Service is for the Family
Saturday, September 11, 2010
Joe Varsalone died yesterday. He was only 91, but had been in the hospital for the last two weeks. He had leukemia, and had been getting a transfusion every four weeks for the last two years. Murray Smith called with the news, talking pretty fast. Murray is a contemporary of Joe, and Murray keeps telling people that he is going to live to be 100, so I think he might be a little worried. I just tell them Iím probably good for another twenty years. That way, I donít have a fixed date to die, which takes the pressure off.
Anyhow, I used to wait tables at the Country Breakfasts with Joe, and he was an old time Kiwanian who used to do the 50-50 every week until he got too feeble to make it to the meetings. The viewing is today from 4 to 6, and the service is at six. I donít like funerals much, but Iím going to this one for Joeís family.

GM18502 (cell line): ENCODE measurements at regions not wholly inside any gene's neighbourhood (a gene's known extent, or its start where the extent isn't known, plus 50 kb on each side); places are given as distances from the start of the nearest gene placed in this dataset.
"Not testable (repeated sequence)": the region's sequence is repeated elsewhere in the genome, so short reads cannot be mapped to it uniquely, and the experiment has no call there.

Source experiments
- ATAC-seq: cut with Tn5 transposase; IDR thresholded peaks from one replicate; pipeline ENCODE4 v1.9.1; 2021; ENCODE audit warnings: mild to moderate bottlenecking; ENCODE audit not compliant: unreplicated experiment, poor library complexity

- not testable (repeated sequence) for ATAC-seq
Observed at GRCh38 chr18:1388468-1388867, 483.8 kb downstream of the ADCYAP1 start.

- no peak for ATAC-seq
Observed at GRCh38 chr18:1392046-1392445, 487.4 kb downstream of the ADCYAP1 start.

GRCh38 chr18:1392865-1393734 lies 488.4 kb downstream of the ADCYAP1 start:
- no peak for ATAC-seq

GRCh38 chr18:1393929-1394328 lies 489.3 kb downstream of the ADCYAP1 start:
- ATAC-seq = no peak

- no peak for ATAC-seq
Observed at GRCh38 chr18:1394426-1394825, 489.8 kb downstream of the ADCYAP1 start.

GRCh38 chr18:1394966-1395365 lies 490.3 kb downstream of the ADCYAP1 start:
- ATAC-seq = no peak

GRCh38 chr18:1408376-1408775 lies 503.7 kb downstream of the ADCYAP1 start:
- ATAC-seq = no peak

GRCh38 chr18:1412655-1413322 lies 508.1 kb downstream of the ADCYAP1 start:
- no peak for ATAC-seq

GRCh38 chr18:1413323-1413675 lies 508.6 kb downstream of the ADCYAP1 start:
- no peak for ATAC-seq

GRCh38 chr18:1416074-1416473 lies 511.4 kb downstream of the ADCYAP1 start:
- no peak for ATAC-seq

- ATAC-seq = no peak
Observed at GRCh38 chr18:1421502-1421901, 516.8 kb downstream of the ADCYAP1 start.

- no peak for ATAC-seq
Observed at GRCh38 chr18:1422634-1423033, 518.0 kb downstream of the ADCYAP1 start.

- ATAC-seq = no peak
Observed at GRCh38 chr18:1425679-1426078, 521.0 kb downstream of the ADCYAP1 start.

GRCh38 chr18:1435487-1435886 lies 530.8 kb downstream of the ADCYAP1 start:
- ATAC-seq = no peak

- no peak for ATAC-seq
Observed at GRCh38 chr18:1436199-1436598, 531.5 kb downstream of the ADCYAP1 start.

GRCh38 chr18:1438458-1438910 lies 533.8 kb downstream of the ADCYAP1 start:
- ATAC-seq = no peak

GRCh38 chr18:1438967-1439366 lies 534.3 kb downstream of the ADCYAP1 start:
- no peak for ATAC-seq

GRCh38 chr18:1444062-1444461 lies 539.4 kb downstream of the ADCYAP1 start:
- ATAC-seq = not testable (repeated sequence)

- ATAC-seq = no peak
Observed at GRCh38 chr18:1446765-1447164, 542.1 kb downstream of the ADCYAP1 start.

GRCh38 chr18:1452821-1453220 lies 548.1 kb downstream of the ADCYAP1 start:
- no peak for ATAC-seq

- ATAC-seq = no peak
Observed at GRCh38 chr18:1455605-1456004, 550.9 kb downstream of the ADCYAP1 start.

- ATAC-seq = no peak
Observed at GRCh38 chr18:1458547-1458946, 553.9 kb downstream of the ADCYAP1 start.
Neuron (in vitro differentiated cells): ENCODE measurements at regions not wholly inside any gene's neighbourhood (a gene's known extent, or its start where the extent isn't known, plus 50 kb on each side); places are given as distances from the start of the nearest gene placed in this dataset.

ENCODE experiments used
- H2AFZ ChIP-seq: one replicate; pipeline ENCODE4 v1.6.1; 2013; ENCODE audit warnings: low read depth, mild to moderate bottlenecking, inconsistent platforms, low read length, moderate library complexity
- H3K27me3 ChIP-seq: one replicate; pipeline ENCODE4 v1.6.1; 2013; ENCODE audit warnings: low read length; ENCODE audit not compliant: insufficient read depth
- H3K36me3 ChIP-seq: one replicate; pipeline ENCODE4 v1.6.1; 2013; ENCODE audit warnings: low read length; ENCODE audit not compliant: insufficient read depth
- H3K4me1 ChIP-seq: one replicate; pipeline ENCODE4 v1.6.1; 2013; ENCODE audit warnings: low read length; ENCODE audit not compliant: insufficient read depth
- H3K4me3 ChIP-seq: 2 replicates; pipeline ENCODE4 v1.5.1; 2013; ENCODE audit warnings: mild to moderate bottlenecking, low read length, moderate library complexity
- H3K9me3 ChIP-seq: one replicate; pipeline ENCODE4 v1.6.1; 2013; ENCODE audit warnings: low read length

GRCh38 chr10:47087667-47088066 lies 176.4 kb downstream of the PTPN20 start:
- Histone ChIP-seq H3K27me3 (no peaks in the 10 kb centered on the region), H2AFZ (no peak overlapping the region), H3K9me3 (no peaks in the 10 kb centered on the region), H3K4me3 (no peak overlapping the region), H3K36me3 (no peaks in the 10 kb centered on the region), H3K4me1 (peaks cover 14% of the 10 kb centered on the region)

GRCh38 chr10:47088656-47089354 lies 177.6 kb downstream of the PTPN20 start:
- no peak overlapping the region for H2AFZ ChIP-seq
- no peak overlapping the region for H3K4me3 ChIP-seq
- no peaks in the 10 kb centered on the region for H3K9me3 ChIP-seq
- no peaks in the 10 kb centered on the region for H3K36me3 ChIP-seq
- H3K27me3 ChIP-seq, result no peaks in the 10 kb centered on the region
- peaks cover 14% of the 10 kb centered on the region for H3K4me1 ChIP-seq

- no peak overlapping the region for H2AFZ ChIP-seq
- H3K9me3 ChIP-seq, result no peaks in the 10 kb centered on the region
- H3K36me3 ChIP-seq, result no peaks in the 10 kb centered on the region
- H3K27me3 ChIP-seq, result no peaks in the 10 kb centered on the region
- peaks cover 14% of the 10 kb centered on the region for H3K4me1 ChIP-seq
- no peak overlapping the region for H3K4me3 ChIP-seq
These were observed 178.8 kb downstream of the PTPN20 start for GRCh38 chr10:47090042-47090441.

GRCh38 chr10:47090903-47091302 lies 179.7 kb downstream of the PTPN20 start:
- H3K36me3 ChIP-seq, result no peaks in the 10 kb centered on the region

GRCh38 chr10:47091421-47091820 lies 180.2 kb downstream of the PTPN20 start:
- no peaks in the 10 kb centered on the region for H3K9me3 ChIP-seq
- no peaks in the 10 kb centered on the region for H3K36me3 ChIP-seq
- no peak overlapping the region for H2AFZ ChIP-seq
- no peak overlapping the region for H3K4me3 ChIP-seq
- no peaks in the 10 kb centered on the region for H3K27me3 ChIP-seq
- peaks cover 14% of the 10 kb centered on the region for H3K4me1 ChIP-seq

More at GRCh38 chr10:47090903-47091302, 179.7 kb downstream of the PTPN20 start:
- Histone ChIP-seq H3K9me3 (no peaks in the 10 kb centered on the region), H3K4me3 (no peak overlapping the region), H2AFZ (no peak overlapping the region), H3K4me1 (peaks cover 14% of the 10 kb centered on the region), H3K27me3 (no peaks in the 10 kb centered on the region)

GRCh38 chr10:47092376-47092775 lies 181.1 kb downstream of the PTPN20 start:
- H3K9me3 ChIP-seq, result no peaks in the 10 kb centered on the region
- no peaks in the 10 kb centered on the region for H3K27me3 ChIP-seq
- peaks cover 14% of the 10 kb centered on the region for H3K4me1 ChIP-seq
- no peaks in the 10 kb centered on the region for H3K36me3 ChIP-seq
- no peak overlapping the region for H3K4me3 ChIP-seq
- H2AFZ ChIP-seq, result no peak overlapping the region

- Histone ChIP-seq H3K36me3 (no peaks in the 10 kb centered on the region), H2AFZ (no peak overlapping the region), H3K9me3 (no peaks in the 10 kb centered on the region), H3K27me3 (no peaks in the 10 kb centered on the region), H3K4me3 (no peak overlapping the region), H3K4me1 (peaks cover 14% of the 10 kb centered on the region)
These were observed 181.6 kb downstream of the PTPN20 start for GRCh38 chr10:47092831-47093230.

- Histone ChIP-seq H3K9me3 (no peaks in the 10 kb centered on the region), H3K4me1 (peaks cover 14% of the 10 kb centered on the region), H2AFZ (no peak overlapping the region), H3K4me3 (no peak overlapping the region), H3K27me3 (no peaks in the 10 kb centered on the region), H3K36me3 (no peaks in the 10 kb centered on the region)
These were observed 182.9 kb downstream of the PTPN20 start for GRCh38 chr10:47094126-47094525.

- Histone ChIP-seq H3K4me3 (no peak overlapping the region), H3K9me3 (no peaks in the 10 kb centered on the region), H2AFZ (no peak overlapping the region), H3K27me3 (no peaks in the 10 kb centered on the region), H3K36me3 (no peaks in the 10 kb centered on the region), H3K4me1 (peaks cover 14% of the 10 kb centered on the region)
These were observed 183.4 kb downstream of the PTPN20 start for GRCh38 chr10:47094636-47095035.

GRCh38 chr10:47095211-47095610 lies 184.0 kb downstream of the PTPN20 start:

When I was at Case, I lived in a funeral home one year with two other guys. We had the third floor to ourselves, which was like a big apartment except for the missing kitchen. All we had to do was to be sure one of us was there from 6 PM until 6 AM every day and to answer the phone Ė correctly.
One of the funerals had a rich woman laid out for three days, and there was only one visitor. She had been 94. I learned that from the visitor, who had been her maid. When I asked her why there werenít any other visitors, she said that all of the family and friends were dead. It reminded me of the old Classical Greek ideal Ė to die immediately after you crowning achievement. That always bothered me because I didnít know when I had hit my peak, and I donít mind retirement anyhow.
The bottom line is this; Joe needs to have some mourners to make his family feel like he is missed.